29. My sister lost a 19 month battle with breast cancer in September of 2007. It is a loss I’m not sure I’ll ever recover from, but the memories of her and the beautiful impact she had on my life will be with me forever. She dealt with this disease with grace and a willpower that was amazing to see (she continued to work until about a month before her passing). The first afghan I ever made was for her, and she would nap with it on the couch after a session of chemo. Since knitting is such a relaxing, meditative and focused activity, I taught her how to knit – I’m so glad she was open to that. We went to a few shops to find the right yarn for her first project. She then taught her best friend to knit, who then started a little group. She brought me yarn back from Italy, a trip her best friend/husband was determined to take her on no matter what the cost. I started a special bra for her with SeaCell yarn (supposed to have anti-inflamatory properties) but she never got to wear it, and I have finally been able to unwind it and use it to make each of her daughters a matching cowl.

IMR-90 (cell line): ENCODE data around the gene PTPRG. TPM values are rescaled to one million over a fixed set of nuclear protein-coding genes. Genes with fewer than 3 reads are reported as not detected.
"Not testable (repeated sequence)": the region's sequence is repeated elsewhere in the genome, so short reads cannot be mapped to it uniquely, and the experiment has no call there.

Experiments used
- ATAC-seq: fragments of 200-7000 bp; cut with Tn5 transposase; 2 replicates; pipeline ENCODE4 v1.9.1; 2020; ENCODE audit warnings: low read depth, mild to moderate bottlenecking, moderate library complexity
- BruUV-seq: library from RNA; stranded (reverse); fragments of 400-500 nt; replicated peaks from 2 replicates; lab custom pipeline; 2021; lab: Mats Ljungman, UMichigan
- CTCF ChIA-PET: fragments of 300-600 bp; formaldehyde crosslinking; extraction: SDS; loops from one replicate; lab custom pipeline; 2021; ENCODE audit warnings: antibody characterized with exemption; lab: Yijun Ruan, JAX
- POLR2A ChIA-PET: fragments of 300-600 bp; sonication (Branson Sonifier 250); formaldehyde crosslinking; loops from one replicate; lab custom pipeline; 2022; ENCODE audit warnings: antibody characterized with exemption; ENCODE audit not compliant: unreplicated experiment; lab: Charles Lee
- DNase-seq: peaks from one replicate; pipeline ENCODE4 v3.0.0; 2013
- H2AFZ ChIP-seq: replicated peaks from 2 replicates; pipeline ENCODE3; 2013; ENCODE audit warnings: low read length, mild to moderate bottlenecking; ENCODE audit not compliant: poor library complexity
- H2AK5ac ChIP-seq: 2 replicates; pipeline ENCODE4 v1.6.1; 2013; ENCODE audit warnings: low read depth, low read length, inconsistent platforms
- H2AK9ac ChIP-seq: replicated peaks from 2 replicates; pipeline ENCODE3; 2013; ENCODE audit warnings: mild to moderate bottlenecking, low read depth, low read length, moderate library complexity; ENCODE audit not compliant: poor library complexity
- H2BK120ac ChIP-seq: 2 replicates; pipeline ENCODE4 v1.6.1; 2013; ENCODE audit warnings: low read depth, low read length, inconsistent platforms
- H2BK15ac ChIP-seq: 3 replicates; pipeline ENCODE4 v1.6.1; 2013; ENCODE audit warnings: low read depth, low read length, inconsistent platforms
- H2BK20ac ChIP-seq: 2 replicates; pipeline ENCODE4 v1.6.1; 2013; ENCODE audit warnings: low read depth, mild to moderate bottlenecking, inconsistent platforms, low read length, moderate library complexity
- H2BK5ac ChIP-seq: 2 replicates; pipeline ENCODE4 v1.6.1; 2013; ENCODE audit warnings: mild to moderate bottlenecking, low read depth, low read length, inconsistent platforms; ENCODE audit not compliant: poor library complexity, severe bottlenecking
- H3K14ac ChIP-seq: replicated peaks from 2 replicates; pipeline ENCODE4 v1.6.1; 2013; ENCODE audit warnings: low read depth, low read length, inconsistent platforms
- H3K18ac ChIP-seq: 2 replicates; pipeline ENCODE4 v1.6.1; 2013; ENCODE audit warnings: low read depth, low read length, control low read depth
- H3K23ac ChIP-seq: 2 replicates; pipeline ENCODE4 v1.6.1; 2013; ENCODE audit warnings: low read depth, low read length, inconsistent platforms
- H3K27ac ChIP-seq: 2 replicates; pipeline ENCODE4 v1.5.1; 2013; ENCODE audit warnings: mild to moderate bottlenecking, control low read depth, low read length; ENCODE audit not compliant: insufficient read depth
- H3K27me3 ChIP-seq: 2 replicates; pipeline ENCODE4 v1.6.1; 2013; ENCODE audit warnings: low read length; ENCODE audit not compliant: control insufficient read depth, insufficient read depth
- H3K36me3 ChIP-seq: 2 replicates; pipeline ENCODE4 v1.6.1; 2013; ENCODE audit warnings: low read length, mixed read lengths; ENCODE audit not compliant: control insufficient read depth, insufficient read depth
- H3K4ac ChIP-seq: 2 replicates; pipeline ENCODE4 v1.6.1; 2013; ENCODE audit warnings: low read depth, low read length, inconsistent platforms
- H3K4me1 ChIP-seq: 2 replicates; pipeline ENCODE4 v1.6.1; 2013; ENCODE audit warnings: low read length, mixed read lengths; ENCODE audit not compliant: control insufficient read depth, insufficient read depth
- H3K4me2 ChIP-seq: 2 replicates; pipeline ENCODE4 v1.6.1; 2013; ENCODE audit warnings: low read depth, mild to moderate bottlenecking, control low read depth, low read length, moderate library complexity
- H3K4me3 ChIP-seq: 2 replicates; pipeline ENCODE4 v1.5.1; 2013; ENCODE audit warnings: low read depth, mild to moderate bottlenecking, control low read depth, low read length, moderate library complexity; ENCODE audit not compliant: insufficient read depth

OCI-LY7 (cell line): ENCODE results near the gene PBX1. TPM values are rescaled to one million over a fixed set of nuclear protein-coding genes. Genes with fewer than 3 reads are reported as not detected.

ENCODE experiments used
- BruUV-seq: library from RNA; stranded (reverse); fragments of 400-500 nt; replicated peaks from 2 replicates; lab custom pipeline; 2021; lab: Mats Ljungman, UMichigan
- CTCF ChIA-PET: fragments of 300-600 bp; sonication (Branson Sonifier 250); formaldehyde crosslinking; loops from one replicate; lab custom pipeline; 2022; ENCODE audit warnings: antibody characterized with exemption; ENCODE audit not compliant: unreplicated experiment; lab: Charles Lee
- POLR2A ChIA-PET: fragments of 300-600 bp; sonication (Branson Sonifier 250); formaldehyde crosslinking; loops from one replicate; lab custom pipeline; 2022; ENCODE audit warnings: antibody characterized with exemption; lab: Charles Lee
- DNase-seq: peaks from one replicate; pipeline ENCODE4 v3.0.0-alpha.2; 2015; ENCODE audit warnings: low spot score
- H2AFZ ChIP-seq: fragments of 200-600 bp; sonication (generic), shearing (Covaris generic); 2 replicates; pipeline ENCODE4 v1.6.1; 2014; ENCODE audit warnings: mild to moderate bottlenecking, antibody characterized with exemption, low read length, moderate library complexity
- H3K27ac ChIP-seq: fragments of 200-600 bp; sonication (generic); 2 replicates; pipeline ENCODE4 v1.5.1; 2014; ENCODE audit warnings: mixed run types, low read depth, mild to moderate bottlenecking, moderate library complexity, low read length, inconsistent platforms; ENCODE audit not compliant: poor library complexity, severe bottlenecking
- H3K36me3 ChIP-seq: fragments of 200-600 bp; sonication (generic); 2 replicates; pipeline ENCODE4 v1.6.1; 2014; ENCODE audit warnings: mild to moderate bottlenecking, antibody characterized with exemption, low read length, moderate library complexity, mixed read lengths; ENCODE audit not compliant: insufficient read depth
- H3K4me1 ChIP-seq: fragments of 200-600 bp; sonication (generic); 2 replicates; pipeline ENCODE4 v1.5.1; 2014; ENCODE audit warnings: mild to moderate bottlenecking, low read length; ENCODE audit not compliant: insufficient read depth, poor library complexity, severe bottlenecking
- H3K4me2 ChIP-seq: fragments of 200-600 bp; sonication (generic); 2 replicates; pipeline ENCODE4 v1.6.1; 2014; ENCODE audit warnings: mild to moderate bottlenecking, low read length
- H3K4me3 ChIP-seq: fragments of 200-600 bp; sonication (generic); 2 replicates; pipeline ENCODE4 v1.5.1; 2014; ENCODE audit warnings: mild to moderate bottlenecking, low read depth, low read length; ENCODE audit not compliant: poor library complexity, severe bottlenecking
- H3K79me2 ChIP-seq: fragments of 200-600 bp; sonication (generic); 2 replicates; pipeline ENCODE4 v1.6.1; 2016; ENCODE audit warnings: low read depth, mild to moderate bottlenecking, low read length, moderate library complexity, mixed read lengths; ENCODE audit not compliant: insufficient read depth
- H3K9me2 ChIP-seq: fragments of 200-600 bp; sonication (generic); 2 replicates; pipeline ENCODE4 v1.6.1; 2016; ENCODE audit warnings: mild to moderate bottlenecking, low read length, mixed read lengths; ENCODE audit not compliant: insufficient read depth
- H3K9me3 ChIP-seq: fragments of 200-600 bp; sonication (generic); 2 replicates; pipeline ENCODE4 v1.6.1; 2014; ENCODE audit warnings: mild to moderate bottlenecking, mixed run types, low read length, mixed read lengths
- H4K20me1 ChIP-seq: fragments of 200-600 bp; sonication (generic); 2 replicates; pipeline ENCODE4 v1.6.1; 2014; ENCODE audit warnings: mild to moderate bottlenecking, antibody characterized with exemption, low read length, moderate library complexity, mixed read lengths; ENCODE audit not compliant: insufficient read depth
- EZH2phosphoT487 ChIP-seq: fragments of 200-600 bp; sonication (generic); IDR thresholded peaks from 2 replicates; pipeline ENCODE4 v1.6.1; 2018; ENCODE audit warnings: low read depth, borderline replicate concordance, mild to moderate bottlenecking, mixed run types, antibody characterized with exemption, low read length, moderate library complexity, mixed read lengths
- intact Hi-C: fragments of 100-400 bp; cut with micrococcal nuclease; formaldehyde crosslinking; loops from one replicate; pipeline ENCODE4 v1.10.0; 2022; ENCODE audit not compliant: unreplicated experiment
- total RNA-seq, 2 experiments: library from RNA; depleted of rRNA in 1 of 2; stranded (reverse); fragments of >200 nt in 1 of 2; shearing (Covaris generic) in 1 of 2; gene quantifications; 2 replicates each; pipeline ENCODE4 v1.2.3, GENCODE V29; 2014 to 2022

I sincerely hope one day a cure is found – Cancer is such a horrific and devastating disease.

  30. My sister lost a 19 month battle with breast cancer in September of 2007. It is a loss I’m not sure I’ll ever recover from, but the memories of her and the beautiful impact she had on my life will be with me forever. She dealt with this disease with grace and a willpower that was amazing to see (she continued to work until about a month before her passing). The first afghan I ever made was for her, and she would nap with it on the couch after a session of chemo. Since knitting is such a relaxing, meditative and focused activity, I taught her how to knit – I’m so glad she was open to that. We went to a few shops to find the right yarn for her first project. She then taught her best friend to knit, who then started a little group. She brought me yarn back from Italy, a trip her best friend/husband was determined to take her on no matter what the cost. I started a special bra for her with SeaCell yarn (supposed to have anti-inflamatory properties) but she never got to wear it, and I have finally been able to unwind it and use it to make each of her daughters a matching cowl.